One Way to Tackle Extreme Poverty: Replace Dirt Floors
(Bloomberg) -- When Gayatri Datar and some of her classmates from Stanford University traveled to Rwanda for a course on entrepreneurial design for extreme affordability, they encountered a country where around 75% of the population lived on dirt floors. Coughing was common from dust clouds formed during sweeping. Rain filled houses with mud and insects. And fecal matter, from humans and animals, was often on the ground.
“It was not only a challenge for health, but also for comfort and dignity,” said Datar, who used that 2013 class as a springboard to start a business that builds floors for rural Rwandans and Ugandans.
The organization, EarthEnable, added almost 3,600 new floors in the 12 months through July, bringing its total number of floors built to just shy of 11,000. It plans to expand the number of districts where it operates in the two countries in 2022, as well as add to the 181 people it employs in its hybrid structure of being nonprofit in the U.S. and running the local businesses with a for-profit model.
For Datar and other activists focused on extreme poverty, floor replacement is a fast and cost-effective way of improving living conditions and public health, especially for children. Nevertheless, there are still only a handful of these efforts throughout the globe. That’s despite there being more than a billion people living in “informal settlements” with dirt floors, according to a 2015 analysis from Oxford University’s Poverty & Human Development Initiative.
While earlier public health programs focused on replacing dirt floors with concrete, EarthEnable sought out an alternative that wouldn’t create as many greenhouse gas emissions as producing concrete. Datar teamed up with her former classmate, Rick Zuzow, who studied biochemistry and was her co-founder in starting the organization. Zuzow created a flaxseed oil that, when poured over an earthen floor, dries to form a plastic-like, waterproof and sustainable resin that glues the surface together. The flaxseed is currently imported from India, but EarthEnable is planning to harvest it in Kenya to keep the entire project more local.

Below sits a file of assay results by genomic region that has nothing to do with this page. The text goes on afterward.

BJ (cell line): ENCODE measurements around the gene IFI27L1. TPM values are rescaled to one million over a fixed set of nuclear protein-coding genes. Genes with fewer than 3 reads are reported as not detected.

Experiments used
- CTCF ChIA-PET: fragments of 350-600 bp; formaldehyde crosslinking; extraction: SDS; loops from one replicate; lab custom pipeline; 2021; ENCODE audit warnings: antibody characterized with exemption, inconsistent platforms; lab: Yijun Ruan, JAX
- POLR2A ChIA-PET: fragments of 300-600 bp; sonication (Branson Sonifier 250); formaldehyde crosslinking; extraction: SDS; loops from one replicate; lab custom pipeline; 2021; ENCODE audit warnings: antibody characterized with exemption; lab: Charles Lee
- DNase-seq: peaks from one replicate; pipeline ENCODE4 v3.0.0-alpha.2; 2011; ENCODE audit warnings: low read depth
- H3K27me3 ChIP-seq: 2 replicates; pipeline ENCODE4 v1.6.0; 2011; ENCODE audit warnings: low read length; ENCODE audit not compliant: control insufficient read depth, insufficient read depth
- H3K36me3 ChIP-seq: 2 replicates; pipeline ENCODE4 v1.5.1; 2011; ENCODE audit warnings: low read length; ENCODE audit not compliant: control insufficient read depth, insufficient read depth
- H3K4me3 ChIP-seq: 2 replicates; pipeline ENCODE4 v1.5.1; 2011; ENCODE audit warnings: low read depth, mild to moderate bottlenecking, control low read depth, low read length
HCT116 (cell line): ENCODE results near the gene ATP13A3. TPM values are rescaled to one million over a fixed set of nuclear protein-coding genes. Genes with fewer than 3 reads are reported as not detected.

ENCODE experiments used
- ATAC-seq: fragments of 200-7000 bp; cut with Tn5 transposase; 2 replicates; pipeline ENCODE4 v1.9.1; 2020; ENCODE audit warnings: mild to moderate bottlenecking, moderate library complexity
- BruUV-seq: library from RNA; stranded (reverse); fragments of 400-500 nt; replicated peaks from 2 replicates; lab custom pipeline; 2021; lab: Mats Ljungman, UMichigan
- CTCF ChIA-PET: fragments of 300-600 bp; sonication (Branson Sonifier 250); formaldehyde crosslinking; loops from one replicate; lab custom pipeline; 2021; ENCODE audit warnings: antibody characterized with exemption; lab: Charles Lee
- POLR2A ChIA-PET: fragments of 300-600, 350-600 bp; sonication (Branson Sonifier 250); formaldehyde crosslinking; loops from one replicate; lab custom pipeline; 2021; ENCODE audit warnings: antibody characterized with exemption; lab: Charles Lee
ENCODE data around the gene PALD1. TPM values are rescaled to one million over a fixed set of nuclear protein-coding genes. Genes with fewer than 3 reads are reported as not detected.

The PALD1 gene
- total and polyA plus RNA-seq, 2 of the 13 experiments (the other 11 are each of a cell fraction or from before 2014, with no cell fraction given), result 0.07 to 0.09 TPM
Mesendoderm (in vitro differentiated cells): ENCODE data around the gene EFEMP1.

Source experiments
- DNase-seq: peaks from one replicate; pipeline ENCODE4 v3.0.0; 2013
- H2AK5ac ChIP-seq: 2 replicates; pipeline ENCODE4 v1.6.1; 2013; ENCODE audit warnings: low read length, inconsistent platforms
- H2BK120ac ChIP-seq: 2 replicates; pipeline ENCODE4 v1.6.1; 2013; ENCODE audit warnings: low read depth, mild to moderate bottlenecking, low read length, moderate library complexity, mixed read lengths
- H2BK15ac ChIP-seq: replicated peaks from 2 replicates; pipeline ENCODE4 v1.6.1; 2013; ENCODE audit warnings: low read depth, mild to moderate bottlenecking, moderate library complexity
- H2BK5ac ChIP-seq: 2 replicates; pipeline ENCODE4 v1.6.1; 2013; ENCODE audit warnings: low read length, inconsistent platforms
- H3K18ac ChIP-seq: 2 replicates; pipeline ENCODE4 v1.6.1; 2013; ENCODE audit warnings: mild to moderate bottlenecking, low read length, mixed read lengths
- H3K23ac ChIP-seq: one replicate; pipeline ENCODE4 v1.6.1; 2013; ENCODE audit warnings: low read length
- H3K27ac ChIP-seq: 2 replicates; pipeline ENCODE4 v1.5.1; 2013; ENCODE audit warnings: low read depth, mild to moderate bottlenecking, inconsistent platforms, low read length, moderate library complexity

The goal was also to cut costs. The flaxseed oil sealant ranges from $2- to $5- per square meter or about $50 per house, which is paid by the households — all at once or in installments spread over six months. That’s cheaper than the $162 price tag for the concrete floors used in one of the earliest floor-replacement programs: Piso Firme in Mexico.
Piso Firme, which means firm floor, was started in 2000 by the government of the Mexican state of Coahuila and then adopted by the federal government. Mexico spent $1.27 billion from 2007 to 2013, paying for the cost of almost 3 million cement floors, according to the Center for Global Development. The floors were installed by the homeowners.
“On a hard floor it’s much easier to see fecal matter,” says Paul Gertler, economics professor at the University of California at Berkeley, who points to a range of health issues that can be helped when kids aren’t ingesting parasites that live in human waste. One of the biggest problems is that they can cause diarrhea, which kills 525,000 children annually.
In Torreon, a city in the desert of northern Mexico, families living with improved floors reported that incidents of diarrhea in children under six fell 13% and cases of anemia fell by a fifth, according to a 2009 study Gertler led. Scores on language and communication skills were 30% higher than areas with only dirt floors.
EarthEnable also reports health benefits, with around 95% of the households who installed its floors citing improvements for the children living there. That included fewer cases of diarrhea in children and less stress and anxiety in mothers.
Floors aren’t the only part of a shelter that can boost health outcomes. The nonprofit TECHO, which was started in Chile and means roof, has built one-room houses with hard floors, insulated pinewood walls and tin roofs for almost 130,000 families in Latin America since 1997. Gertler found an even bigger drop in childhood incidence of diarrhea in these homes, down 27% or double the improvement Gertler measured for Mexican children whose dirt floors were replaced with concrete.
TECHO houses cost $1,000, with owners responsible for a tenth the price and local residents doing the construction on a volunteer basis. TECHO now operates in 19 countries in Latin America and the Caribbean, and says its projects have had more than 1.2 million volunteer builders.
Even with the positive health outcomes and so many volunteers willing to help, Gertler says floor replacement programs can’t be successful in all areas of extreme poverty because residents also need clean water and access to toilets to maintain floors clean enough to stop the spread of germs that cause illness.
For some nonprofits, that means expanding services beyond home structures. When Covid ravaged South America, TECHO started studying Covid-related health outcomes in slums in nine Latin American countries. And it built the only health center in Granizal, a Medellin slum. The clinic this month opened its doors to patients and will serve as the only medical and emergency care center for the approximately 30,000 people who live in the area.
©2021 Bloomberg L.P.